As it happens, Morton says, there's a sugar beet seed grower straight across the fields a couple of miles away.
Mr. MORTON: Apparently, they're not finding my red chard or gold chard seed in their sugar beets, and I haven't found any of their genetics in mine that I know of. There's always some question, and that's the problem is there's always some question.
CHARLES: Now, the local seed growers association has a system for avoiding cross-pollination. The approach is charmingly low tech, just a map of the valley with a lot of pins stuck in it to show where each seed crop is planted. For farmers, it's first come, first served. If you pin a sugar beet field, nobody else is supposed to grow seed for Swiss chard within three miles.
Mr. GEORGE BURT: Here's a sugar beet field that's pinned. There's another one that's pinned.
CHARLES: George Burt helped set up this pinning system when he was manager of the West Coast Beet Seed Company. He's now retired.
Mr. BURT: You're really trying to minimize the risk, and you can get it down to the point where you're relatively sure that you're not hurting anybody else and no one is hurting you.
CHARLES: But you cannot promise that absolutely no cross-fertilization will happen - ever, he says.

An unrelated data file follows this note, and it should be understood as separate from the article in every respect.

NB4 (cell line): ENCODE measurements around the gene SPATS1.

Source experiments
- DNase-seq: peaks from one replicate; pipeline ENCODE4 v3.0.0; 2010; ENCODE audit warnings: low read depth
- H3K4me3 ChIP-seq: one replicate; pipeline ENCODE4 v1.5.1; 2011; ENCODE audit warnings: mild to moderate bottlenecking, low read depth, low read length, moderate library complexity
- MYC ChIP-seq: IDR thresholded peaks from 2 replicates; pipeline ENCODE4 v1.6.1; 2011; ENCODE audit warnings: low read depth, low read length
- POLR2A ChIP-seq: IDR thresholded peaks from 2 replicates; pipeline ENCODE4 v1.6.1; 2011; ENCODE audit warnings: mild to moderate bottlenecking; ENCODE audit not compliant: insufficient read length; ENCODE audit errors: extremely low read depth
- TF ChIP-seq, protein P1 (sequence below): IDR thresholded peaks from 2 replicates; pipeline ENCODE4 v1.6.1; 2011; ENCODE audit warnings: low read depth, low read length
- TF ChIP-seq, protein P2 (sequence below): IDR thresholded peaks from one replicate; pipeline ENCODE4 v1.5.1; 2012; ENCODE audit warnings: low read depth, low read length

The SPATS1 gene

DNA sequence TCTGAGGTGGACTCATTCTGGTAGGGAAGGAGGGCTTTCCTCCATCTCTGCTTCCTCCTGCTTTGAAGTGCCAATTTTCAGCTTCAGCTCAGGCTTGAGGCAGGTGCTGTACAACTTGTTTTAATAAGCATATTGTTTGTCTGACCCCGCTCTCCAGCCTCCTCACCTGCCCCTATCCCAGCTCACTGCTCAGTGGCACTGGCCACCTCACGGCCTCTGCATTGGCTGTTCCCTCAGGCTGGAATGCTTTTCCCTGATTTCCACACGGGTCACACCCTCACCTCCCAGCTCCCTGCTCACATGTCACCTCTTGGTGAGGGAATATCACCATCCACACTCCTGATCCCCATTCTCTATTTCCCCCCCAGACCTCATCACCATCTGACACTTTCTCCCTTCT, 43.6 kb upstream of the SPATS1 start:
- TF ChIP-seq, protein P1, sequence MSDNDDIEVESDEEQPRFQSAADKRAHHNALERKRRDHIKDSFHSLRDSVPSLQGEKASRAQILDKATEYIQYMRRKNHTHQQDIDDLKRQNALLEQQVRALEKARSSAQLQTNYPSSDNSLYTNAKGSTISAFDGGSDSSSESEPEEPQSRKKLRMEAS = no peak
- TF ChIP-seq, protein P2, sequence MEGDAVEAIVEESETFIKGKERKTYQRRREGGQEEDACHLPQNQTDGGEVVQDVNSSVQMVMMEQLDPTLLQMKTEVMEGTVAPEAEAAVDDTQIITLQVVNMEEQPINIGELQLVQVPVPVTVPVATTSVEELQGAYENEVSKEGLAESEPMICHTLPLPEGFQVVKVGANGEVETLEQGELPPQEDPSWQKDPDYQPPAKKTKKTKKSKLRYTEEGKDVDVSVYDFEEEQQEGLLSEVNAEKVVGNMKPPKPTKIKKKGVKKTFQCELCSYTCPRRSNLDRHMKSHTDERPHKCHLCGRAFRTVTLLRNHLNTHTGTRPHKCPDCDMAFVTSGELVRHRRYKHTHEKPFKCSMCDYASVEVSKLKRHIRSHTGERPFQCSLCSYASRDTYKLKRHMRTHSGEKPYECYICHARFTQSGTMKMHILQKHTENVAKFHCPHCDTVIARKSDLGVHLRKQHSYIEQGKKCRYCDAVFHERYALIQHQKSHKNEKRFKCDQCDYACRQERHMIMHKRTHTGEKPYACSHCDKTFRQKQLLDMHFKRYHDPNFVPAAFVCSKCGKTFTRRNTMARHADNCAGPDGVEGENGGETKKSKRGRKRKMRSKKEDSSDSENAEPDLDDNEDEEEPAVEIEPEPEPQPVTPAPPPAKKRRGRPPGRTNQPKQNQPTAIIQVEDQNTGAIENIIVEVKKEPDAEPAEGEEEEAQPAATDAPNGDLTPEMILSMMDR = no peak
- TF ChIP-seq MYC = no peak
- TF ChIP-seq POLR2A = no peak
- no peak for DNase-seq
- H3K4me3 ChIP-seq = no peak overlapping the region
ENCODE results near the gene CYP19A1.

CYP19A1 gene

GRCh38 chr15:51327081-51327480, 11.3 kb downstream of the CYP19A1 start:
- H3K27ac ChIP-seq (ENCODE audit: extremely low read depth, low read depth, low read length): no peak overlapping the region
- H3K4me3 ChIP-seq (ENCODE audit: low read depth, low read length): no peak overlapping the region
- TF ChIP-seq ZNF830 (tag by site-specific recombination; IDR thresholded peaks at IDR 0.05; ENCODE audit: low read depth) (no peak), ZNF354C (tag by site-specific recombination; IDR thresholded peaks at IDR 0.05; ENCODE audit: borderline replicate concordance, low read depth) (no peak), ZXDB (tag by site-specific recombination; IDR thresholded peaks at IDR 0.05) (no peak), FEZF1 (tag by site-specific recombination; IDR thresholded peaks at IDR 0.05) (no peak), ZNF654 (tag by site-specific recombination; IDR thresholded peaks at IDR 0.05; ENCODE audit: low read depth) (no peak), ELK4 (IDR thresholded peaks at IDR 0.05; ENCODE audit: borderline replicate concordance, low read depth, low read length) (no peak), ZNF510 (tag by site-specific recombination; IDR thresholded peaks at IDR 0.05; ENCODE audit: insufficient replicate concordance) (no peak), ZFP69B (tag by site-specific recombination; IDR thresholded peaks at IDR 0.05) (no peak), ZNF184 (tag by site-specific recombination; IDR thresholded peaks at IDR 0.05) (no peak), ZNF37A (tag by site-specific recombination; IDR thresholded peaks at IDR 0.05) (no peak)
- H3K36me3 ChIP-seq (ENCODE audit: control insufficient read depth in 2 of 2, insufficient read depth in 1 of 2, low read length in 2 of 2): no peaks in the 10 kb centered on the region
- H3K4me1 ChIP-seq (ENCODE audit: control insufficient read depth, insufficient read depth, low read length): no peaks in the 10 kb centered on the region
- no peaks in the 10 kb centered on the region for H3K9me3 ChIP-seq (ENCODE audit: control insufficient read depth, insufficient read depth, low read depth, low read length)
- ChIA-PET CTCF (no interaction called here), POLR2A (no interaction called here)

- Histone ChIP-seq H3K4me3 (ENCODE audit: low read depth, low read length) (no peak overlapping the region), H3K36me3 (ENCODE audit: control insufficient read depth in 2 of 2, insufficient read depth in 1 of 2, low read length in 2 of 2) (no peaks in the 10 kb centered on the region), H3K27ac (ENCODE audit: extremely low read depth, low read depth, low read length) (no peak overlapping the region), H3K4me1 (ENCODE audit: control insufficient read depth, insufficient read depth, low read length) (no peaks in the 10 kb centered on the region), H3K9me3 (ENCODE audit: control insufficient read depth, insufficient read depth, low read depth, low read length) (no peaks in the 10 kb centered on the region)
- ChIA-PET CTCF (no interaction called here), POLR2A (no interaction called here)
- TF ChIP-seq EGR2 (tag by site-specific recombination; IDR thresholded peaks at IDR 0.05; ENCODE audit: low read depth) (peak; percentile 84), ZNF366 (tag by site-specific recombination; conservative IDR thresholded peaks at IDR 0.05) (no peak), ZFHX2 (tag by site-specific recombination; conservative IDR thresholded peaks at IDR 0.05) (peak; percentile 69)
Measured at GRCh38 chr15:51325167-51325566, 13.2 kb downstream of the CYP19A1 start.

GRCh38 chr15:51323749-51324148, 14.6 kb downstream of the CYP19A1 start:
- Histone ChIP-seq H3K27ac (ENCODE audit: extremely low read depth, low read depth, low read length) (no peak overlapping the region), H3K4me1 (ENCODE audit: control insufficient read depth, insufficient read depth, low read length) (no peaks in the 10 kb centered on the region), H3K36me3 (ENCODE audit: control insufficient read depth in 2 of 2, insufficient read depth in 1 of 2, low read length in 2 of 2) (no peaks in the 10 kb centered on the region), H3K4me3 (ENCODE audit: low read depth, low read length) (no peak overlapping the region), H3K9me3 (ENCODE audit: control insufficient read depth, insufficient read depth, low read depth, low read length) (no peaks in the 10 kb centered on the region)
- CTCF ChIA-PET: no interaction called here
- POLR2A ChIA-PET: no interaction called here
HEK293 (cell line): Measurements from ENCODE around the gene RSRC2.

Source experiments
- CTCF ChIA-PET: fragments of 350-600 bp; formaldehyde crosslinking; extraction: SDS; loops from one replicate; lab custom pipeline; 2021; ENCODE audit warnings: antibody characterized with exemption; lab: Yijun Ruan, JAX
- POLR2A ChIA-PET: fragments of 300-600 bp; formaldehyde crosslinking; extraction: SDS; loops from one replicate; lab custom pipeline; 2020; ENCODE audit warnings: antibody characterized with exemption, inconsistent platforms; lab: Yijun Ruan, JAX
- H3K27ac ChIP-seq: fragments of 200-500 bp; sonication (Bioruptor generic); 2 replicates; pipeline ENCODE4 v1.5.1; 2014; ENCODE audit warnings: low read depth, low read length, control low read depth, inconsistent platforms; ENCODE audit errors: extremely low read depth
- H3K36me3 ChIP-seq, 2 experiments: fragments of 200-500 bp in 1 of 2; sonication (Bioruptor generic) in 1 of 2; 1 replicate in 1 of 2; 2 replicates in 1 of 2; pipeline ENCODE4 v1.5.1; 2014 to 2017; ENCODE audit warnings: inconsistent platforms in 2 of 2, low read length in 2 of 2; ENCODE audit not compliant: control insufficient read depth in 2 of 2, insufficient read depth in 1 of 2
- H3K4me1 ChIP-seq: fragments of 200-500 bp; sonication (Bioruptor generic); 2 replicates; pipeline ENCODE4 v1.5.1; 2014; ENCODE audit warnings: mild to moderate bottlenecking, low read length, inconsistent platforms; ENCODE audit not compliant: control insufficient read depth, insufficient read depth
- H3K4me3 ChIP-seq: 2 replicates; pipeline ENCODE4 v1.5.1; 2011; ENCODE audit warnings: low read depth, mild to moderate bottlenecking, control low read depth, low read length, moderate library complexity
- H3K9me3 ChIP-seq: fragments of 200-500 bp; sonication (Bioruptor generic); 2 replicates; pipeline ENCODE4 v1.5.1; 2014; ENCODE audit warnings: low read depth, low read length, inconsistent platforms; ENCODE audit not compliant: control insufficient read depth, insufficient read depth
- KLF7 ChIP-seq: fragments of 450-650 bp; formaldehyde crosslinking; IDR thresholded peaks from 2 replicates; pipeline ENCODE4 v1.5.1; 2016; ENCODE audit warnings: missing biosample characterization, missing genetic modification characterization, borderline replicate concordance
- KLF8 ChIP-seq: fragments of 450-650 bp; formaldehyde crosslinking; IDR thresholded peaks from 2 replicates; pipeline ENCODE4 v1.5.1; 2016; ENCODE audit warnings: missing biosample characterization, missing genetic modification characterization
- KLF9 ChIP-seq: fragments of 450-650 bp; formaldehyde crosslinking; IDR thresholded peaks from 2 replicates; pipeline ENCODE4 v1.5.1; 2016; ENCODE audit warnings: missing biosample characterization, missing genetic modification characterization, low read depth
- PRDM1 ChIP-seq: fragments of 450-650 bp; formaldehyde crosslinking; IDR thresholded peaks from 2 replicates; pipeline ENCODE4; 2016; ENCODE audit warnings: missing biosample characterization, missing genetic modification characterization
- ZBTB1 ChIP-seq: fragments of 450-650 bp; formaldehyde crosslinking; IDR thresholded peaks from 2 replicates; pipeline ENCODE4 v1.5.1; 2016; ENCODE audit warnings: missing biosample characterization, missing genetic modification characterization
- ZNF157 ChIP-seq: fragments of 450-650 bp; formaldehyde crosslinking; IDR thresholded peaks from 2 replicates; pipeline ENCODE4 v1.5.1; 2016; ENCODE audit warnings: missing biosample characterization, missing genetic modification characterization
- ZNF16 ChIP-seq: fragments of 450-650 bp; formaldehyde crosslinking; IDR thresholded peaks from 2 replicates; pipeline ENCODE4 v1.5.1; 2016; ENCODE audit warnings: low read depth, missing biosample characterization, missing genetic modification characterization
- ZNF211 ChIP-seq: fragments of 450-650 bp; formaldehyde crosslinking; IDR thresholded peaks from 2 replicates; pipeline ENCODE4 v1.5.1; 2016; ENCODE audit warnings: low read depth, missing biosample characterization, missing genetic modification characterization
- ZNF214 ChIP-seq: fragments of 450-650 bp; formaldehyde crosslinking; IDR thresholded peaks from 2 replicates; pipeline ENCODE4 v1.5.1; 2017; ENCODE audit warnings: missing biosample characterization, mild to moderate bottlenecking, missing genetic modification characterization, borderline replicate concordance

For organic grower Frank Morton, that system was fine until farmers in the valley started growing sugar beets that were genetically engineered to tolerate the weed killer Roundup. He wants absolute protection against those manmade genes.
If they got into his chard or red beets, he says, it would violate his organic principles and it would destroy his business because his customers wouldn't buy his seeds anymore. In fact, he says, just the possibility of contamination is starting to hurt.
Mr. MORTON: We think that buyers from overseas - organic seed companies - we think they have already begun to avoid buying from us.
CHARLES: So Morton, together with some environmental groups, went to court, and he won.
A federal judge banned the planting of Roundup Ready sugar beets until the USDA does an environmental impact study that examines the economic consequences of cross-pollination, especially for organic farmers. In a similar case, another judge demanded the same thing for genetically-engineered alfalfa.
Listening to these farmers, there does not seem to be an easy solution.
Organic grower Frank Morton says his business cannot survive if there are genetically-engineered crops, often called GMOs, anywhere nearby.
Mr. MORTON: It will be a valley fit for growing GMOs, but it won't be a valley where people from Europe and Japan and Korea come to have seed grown.
CHARLES: And Tim Winn says Frank Morton's demands and his lawsuit could cripple a crucial industry.
Mr. WINN: Because, quite honestly, if you regulate this valley to the point where you don't have, you know, sugar beet seed production or the production of some other major commodities, that's a huge deal.
CHARLES: There's one voice calling for compromise. Secretary of Agriculture Tom Vilsack released an open letter last month proposing what he called a new paradigm of coexistence and cooperation. Giving in a little, Vilsack said, would be better than litigation that puts one side or the other one out of business.
For NPR News, I'm Dan Charles.